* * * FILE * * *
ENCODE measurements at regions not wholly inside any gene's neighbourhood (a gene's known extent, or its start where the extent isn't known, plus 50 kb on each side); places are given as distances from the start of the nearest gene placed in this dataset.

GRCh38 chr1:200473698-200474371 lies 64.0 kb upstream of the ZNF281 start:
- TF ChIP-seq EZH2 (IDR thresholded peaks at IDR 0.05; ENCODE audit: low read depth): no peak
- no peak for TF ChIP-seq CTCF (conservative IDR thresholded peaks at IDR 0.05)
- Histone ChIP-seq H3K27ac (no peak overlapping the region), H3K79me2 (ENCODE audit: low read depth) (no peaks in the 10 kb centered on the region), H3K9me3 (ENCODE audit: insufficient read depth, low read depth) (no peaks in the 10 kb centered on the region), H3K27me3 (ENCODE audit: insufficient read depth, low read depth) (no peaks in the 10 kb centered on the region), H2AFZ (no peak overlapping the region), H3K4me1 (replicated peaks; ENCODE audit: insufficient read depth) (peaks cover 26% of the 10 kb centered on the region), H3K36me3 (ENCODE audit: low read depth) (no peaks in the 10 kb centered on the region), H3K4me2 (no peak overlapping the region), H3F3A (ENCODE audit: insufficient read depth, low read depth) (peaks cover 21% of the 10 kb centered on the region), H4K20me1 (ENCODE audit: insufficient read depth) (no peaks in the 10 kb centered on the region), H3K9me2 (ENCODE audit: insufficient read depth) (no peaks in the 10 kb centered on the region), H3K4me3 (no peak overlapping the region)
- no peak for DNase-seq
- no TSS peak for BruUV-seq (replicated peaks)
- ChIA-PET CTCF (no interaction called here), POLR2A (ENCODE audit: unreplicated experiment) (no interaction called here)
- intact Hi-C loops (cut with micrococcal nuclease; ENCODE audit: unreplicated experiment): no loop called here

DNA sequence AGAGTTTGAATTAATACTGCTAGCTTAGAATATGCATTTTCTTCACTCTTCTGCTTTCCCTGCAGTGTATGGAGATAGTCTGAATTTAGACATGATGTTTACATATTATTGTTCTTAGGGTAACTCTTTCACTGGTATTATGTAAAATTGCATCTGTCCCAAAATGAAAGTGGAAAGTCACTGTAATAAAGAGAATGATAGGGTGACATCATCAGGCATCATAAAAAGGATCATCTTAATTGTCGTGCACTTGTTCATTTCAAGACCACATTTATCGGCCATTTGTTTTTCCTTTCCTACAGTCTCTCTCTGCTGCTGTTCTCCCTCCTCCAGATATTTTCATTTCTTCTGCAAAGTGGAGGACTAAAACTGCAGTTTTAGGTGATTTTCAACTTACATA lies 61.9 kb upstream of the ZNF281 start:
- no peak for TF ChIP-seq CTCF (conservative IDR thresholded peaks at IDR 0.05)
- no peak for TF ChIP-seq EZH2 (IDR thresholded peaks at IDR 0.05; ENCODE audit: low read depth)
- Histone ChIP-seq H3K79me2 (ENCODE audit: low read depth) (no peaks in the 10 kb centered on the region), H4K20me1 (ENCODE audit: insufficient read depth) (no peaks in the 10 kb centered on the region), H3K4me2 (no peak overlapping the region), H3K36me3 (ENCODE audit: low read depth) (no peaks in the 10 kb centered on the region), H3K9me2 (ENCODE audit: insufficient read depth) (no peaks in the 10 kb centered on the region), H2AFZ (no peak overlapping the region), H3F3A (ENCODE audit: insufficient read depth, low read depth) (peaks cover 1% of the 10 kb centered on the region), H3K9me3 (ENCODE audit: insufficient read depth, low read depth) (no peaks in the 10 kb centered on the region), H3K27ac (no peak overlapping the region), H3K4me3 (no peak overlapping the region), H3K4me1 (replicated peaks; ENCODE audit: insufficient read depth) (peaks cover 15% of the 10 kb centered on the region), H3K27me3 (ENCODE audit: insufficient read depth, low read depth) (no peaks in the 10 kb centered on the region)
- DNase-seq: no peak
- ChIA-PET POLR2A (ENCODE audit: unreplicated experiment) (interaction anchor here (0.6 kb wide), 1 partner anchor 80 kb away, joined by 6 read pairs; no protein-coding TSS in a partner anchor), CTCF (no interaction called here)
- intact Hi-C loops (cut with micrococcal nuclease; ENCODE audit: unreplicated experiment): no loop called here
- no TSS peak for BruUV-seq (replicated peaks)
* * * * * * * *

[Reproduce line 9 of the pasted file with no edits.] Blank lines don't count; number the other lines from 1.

- intact Hi-C loops (cut with micrococcal nuclease; ENCODE audit: unreplicated experiment): no loop called here